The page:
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Measuring Varieties of Autocracy

Fri, September 1, 8:00 to 9:30am, Hilton Union Square, Golden Gate 4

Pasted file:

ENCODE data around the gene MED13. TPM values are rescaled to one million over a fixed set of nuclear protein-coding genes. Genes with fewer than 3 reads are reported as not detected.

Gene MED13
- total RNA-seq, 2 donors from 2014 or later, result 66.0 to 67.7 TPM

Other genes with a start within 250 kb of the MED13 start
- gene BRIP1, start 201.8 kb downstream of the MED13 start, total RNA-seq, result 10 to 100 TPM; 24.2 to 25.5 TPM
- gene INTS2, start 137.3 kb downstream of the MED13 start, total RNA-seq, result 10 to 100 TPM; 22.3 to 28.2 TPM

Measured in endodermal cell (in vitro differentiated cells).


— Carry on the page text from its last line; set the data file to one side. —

Reliable and valid indicators on regime characteristics of autocracies are difficult to find. In authoritarian settings, factual data – for example election results – tend to be manipulated. Furthermore, many contemporary autocracies install de-jure democratic institutions but undermine their de-facto effectiveness. Therefore, researchers increasingly turn to expert-coded data sets as basis for their empirical analysis of autocracies. In doing so, they face three sets of interrelated measurement choices: How to delineate the authoritarian regime spectrum, and how to measure types and traits of authoritarian regimes. However, such choices often lack theoretical underpinning and a thorough discussion of the consequences of such choices for research outcomes. This paper reviews and compares indicators of autocracy commonly used in comparative research and shows how the new Varieties of Democracy (V-Dem) data set can be used to gauge nuances in the authoritarian regime spectrum. In particular, we propose a new typology of authoritarian regimes based on the competitiveness of access to power using V-Dem data. We compare our operationalization of closed, hegemonic and competitive autocracies to earlier approaches. The paper concludes with an outline of what additional data we need in order to capture the full breath of authoritarian regimes.